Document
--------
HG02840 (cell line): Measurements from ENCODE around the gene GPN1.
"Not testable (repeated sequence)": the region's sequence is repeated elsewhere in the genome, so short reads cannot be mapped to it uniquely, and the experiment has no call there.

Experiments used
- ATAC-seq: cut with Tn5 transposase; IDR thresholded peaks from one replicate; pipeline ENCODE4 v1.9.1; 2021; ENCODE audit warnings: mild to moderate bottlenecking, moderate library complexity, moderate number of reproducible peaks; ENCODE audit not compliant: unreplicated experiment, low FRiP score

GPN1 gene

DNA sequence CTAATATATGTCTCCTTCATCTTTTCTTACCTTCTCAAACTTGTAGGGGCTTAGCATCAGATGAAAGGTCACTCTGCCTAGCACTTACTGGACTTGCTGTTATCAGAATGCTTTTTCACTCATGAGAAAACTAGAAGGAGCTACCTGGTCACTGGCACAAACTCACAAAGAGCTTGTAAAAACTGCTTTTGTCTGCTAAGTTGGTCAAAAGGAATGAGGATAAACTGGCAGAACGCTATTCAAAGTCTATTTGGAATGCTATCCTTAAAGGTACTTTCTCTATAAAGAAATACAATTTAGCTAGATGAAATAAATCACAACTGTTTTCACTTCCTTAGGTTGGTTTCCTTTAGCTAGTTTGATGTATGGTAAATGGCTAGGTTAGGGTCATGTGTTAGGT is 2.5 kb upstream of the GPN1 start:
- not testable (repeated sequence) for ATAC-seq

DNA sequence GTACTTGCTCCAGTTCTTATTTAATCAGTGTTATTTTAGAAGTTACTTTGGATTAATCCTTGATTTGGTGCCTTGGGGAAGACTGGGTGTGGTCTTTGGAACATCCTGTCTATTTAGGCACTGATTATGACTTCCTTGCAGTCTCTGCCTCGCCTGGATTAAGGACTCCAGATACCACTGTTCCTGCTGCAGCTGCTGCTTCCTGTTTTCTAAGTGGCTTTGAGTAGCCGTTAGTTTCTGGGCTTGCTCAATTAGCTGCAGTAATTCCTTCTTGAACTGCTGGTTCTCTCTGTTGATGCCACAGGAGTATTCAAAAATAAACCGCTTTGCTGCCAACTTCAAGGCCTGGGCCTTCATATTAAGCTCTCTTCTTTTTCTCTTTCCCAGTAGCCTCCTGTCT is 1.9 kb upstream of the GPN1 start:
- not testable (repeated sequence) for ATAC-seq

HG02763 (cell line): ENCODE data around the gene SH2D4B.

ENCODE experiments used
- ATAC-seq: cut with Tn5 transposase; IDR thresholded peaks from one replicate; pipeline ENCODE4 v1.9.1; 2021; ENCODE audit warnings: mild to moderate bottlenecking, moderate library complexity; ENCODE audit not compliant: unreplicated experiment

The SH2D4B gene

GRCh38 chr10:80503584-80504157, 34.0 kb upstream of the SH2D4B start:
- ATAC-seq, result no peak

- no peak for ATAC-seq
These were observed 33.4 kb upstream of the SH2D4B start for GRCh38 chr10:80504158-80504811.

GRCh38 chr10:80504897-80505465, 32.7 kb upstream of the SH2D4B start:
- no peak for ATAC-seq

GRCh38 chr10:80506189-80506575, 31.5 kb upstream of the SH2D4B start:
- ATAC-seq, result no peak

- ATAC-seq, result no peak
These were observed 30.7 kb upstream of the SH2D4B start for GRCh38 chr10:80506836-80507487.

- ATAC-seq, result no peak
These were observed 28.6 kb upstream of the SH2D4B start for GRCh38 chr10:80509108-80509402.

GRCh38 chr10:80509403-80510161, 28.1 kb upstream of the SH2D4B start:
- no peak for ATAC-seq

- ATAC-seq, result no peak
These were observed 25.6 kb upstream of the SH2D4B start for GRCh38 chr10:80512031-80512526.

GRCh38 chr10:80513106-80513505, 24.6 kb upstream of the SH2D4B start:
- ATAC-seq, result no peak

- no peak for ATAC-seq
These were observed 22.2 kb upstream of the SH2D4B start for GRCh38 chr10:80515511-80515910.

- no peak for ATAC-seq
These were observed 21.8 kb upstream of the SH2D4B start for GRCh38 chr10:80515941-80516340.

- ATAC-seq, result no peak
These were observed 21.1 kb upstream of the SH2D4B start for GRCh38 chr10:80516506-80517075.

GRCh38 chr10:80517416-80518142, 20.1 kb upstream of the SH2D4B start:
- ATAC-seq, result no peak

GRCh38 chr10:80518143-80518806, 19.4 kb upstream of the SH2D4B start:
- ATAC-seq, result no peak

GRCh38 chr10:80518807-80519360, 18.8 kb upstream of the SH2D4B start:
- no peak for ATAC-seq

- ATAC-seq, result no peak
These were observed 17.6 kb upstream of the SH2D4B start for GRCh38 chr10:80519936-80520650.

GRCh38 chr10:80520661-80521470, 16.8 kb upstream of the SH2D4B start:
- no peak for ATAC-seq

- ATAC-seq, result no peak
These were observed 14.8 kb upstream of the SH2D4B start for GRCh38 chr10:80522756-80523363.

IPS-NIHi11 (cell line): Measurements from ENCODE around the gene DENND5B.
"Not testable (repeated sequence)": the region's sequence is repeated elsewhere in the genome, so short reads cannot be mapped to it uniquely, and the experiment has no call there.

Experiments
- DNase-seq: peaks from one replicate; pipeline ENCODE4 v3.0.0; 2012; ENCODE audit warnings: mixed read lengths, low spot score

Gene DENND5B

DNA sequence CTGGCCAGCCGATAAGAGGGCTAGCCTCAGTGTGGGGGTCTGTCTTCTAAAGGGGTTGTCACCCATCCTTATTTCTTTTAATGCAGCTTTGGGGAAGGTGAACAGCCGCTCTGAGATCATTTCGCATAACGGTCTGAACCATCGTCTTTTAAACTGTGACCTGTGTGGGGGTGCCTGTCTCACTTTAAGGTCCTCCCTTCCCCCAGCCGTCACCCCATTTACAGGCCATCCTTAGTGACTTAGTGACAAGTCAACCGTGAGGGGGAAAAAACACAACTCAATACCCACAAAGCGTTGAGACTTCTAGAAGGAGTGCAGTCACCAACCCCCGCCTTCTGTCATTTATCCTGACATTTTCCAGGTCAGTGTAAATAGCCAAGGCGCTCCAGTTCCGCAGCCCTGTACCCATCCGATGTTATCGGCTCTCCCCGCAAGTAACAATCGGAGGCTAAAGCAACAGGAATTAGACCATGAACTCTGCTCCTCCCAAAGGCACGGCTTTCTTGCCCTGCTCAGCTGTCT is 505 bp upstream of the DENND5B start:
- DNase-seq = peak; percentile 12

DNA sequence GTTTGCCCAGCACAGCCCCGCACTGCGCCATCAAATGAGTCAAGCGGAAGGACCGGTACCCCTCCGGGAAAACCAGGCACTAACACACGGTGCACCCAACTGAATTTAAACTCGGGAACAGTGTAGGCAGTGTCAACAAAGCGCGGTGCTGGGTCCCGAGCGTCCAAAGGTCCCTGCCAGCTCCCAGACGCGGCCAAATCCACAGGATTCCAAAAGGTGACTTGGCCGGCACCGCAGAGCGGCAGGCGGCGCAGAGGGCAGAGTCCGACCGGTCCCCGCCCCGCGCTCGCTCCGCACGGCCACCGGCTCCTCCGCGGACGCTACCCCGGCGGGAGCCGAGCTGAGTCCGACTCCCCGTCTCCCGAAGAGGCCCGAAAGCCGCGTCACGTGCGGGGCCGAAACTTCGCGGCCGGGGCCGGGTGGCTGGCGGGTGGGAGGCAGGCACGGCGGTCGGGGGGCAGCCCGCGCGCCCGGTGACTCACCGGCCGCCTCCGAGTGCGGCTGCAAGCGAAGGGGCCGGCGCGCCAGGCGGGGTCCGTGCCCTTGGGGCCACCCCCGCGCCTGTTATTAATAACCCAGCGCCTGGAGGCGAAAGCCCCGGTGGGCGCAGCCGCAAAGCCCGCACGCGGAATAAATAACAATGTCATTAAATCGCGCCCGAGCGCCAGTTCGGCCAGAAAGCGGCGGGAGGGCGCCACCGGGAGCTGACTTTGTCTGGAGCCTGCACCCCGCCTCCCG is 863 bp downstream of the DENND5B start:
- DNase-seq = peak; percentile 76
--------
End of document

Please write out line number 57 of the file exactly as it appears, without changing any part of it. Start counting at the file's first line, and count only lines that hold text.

DNA sequence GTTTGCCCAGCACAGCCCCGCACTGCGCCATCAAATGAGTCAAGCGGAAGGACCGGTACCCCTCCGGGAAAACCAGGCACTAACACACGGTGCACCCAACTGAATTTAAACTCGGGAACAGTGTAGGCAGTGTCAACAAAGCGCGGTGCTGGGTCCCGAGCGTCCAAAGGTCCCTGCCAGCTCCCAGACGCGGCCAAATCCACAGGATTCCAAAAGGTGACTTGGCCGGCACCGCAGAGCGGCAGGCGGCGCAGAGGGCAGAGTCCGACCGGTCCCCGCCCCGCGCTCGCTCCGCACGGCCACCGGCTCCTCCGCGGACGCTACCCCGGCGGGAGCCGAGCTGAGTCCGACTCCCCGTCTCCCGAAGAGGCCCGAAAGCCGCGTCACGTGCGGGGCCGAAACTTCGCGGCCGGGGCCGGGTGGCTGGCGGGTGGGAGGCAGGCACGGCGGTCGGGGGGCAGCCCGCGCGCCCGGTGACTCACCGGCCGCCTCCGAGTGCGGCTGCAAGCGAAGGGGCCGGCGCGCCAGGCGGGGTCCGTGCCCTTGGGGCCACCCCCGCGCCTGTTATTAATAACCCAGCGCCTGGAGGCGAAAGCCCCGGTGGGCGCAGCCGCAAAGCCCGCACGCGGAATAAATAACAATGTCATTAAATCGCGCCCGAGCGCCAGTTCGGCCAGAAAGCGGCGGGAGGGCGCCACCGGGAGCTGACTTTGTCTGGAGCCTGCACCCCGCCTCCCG is 863 bp downstream of the DENND5B start: